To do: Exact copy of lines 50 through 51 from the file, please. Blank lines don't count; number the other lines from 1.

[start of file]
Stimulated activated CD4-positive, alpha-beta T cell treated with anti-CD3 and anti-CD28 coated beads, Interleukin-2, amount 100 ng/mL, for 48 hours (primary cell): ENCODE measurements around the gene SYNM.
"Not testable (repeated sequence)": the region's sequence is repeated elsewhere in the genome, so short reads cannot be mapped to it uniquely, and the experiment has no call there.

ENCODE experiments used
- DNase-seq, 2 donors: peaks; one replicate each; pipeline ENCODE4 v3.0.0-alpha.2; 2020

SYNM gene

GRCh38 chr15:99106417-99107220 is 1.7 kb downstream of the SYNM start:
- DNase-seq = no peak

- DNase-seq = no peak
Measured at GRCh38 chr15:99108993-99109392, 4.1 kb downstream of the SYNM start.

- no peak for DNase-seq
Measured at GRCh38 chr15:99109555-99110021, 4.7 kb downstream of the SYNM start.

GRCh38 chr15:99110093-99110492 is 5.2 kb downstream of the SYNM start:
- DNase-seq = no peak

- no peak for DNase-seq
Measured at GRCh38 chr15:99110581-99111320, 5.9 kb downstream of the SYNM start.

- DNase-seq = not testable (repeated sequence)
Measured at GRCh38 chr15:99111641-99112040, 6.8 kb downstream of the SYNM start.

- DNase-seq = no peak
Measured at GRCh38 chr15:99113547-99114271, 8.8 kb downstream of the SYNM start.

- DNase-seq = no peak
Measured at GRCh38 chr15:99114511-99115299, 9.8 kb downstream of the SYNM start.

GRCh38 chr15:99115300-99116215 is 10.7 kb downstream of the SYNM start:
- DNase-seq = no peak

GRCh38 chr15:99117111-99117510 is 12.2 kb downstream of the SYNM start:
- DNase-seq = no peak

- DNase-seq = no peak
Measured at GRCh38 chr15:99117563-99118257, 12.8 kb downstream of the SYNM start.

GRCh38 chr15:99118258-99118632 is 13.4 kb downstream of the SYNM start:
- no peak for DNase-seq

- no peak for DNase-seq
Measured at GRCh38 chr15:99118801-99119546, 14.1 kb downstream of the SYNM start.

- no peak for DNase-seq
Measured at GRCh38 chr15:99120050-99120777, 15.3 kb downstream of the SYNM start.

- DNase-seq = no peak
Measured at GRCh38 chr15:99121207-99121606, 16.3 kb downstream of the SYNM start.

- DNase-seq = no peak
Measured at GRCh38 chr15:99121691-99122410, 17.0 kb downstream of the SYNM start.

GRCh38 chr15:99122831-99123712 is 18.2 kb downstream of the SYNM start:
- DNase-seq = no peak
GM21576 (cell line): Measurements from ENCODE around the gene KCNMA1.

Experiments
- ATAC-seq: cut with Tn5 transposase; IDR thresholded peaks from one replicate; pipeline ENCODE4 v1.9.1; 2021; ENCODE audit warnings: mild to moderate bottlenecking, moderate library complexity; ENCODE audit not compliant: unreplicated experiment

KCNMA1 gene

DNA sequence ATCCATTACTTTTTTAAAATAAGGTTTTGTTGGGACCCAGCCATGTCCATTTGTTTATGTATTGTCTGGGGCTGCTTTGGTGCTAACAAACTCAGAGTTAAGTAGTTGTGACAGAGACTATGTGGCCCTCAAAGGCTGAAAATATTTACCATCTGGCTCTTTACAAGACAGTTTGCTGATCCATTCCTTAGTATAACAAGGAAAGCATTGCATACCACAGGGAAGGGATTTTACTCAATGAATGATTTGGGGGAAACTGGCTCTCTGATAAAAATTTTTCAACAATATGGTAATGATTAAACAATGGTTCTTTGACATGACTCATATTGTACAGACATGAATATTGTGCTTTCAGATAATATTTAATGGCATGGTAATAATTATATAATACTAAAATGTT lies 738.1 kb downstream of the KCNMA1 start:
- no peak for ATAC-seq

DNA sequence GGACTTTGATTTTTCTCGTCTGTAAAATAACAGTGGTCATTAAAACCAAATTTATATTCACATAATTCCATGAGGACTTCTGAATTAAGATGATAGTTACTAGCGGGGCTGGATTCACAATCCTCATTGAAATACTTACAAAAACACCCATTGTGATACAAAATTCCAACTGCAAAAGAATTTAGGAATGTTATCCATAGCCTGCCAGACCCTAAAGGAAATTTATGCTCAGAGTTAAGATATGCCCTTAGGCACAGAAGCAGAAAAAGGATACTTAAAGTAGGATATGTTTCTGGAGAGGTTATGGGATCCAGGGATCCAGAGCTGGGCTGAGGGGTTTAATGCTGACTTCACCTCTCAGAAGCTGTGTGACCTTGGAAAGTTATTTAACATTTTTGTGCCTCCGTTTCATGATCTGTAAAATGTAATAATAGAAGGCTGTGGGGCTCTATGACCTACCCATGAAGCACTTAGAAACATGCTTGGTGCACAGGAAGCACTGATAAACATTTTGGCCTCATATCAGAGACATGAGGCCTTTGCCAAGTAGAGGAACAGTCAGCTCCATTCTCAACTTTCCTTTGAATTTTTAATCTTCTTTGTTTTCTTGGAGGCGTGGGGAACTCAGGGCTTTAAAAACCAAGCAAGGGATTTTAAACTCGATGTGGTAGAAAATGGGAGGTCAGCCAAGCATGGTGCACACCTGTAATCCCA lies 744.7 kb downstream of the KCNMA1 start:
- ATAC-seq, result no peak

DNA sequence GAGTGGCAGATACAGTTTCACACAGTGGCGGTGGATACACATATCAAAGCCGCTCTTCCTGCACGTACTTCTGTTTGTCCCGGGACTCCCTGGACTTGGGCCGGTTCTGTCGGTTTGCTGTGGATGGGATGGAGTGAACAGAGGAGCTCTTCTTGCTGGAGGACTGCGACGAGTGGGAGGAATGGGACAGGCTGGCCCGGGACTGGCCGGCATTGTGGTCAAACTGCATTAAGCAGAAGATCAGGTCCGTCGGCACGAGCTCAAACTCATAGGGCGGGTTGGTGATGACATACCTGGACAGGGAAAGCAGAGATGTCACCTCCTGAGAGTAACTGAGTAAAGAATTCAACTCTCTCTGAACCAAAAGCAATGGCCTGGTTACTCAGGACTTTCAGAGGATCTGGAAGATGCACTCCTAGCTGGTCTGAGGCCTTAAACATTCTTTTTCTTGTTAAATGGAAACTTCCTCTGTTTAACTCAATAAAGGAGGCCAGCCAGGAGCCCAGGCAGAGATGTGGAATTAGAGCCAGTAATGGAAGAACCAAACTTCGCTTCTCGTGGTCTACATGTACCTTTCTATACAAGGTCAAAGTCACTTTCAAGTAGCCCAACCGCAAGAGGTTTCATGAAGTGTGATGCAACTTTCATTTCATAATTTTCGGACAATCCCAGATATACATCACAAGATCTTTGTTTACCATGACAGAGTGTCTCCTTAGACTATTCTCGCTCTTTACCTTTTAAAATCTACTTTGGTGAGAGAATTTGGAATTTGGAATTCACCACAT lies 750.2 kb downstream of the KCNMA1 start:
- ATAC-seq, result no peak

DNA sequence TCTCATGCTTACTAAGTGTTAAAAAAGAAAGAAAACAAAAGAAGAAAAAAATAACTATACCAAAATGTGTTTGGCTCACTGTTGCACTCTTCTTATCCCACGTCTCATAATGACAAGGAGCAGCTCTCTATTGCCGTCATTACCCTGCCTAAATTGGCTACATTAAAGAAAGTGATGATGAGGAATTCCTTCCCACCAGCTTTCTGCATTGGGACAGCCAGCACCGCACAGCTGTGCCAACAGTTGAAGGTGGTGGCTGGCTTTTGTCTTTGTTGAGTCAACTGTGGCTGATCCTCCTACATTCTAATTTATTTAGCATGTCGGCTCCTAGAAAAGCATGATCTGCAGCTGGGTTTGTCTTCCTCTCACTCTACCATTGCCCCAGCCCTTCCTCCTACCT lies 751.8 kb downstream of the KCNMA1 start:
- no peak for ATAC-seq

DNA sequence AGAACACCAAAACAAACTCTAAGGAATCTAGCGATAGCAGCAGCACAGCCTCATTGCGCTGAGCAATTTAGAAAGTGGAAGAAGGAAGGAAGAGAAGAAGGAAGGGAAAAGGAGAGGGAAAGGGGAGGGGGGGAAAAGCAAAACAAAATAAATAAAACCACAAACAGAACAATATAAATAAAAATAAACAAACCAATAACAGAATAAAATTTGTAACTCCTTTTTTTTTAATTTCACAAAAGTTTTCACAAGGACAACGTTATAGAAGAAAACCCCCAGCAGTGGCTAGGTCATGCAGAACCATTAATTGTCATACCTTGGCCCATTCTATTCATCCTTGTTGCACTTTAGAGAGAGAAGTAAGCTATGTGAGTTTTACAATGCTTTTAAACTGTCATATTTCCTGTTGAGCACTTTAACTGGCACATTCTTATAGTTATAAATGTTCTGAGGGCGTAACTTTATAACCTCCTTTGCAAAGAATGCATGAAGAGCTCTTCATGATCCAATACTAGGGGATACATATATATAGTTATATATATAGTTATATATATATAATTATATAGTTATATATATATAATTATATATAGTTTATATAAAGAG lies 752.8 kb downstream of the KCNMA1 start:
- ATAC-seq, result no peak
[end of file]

DNA sequence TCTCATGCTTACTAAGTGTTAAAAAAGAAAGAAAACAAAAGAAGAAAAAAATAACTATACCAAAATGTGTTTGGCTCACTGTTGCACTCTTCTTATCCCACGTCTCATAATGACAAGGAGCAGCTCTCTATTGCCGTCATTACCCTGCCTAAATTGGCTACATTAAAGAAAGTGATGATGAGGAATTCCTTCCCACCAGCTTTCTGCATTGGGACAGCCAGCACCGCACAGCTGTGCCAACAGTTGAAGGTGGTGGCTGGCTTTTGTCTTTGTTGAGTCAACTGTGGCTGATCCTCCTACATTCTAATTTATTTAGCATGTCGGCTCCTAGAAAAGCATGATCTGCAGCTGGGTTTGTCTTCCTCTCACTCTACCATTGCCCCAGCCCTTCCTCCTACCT lies 751.8 kb downstream of the KCNMA1 start:
- no peak for ATAC-seq